Freight rates in the Azov market has been growing during last two weeks. There is no spot tonnage nowadays, while overall fleet demand increases. As market participants report, the FOB price for grain has fallen so much that it resulted in an uptrend in demand for the commodity from importers. Moreover, the market is supported as well by major Charterers that need to fulfill their contract obligations and cannot derail their programs.
Some part of the Russian-flagged fleet has already begun working on transit and voyages ex river ports. The Bagaevskiy hydro complex, Volgograd lock and Volgo-Don canal are opening on April 1, and river Charterers are showing keen interest toward tonnage with Russian flag. As market analysis reveals, freight rates from Rostov will be growing as a result of the withdrawal of the fleet on the river jobs.
Many Traders engaged in commerce with Iran are working on scenarios including buying corn in Azov ports with its further transit to the Caspian Sea. Historically the price on corn in that region, which is targeted at Turkey, is substantially lower than that in the Caspian. Taking into account transit rates of the early navigation period, Traders consider such contracts. The problem is that many Ship Owners whose fleet is positioned in the Azov, had relocated it into that region on purpose because of the Iranian sanctions, and only few of them are keen on transit particularly to Iran.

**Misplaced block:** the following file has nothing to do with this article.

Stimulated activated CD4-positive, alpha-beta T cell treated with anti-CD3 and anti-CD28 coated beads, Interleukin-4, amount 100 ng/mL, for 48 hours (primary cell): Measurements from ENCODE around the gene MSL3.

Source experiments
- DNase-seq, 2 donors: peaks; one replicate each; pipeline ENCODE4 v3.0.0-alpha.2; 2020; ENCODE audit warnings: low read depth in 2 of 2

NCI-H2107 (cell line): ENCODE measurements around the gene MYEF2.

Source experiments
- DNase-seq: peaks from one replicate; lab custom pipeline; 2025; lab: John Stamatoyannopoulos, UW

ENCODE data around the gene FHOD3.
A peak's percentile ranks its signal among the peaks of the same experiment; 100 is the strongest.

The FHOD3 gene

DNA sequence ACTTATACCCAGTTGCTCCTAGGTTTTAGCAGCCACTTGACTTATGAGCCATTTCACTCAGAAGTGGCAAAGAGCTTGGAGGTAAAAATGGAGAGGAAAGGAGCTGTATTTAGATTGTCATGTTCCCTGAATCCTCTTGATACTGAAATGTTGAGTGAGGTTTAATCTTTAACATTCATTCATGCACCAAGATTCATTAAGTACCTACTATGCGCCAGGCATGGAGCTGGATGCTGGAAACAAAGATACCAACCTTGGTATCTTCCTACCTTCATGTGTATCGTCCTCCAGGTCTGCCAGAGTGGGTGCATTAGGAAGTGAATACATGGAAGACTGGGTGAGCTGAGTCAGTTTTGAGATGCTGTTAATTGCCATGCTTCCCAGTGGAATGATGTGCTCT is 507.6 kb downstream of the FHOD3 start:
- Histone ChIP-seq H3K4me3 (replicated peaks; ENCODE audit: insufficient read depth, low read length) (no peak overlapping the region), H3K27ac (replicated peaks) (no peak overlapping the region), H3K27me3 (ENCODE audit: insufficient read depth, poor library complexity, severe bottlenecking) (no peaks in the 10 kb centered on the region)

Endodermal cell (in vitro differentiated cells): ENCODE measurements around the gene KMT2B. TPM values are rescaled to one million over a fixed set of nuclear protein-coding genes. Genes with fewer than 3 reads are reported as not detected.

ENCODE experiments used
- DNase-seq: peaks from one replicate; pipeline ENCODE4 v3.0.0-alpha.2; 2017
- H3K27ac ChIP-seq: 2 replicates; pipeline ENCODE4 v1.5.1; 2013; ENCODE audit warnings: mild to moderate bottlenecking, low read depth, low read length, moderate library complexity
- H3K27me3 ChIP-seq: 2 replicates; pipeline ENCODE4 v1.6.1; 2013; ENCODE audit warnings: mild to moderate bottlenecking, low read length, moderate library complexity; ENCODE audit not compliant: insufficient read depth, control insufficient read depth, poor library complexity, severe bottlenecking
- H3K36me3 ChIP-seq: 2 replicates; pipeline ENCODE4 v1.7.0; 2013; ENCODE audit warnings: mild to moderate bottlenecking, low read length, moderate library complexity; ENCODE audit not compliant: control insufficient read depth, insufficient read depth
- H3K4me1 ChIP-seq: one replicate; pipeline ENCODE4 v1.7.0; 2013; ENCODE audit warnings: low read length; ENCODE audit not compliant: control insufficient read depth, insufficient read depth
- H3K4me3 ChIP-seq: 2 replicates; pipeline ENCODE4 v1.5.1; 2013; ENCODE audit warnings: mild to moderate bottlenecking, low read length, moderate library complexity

By reports of consignors focused on the Caspian direction, tough weight limitations imposed last year have significantly reduced their opportunities of road cargo delivery from the Volga region to the ports of Astrakhan region. So with the opening of navigation, the increased demand for tonnage, able to be loaded from river ports, is expected there, which can lead to the growth of rates from other sea ports in the region.